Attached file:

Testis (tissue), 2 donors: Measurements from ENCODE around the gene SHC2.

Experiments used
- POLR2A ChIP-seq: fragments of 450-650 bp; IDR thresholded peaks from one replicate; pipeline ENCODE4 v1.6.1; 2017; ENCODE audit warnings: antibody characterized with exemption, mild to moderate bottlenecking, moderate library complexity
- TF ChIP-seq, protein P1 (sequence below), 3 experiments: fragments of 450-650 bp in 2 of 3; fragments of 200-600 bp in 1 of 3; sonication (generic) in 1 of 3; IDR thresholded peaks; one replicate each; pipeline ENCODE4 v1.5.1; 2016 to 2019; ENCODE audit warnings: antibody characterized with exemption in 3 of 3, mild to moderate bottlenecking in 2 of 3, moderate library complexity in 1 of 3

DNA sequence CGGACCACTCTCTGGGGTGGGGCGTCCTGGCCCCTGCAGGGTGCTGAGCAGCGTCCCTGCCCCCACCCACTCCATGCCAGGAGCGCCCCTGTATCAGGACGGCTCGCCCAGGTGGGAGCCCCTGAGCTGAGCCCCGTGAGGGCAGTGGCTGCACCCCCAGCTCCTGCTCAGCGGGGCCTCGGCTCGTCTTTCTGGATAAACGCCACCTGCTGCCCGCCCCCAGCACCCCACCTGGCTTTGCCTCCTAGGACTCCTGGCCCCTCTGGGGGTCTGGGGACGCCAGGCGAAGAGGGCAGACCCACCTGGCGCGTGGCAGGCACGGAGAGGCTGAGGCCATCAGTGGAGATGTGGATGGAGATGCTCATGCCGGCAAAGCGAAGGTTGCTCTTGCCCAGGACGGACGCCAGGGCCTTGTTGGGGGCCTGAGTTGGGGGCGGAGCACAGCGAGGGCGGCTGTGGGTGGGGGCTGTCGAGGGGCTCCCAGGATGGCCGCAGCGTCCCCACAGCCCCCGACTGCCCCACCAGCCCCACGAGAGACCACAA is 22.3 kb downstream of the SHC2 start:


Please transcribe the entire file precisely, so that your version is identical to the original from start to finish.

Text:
Testis (tissue), 2 donors: Measurements from ENCODE around the gene SHC2.

Experiments used
- POLR2A ChIP-seq: fragments of 450-650 bp; IDR thresholded peaks from one replicate; pipeline ENCODE4 v1.6.1; 2017; ENCODE audit warnings: antibody characterized with exemption, mild to moderate bottlenecking, moderate library complexity
- TF ChIP-seq, protein P1 (sequence below), 3 experiments: fragments of 450-650 bp in 2 of 3; fragments of 200-600 bp in 1 of 3; sonication (generic) in 1 of 3; IDR thresholded peaks; one replicate each; pipeline ENCODE4 v1.5.1; 2016 to 2019; ENCODE audit warnings: antibody characterized with exemption in 3 of 3, mild to moderate bottlenecking in 2 of 3, moderate library complexity in 1 of 3

DNA sequence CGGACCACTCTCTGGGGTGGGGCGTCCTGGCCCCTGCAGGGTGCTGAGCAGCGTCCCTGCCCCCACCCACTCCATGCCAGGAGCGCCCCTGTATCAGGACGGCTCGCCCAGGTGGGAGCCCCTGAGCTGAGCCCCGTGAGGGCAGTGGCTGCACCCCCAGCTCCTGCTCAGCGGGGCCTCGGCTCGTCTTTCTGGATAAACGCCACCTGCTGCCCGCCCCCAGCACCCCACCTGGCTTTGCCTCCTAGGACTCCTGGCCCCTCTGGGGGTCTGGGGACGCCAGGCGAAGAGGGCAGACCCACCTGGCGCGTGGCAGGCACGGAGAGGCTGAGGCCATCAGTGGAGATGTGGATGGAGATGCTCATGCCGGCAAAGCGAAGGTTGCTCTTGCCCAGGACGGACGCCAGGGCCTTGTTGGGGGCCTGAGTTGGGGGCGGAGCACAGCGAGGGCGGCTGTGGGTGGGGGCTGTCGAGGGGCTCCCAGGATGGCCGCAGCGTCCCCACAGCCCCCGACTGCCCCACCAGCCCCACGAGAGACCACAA is 22.3 kb downstream of the SHC2 start: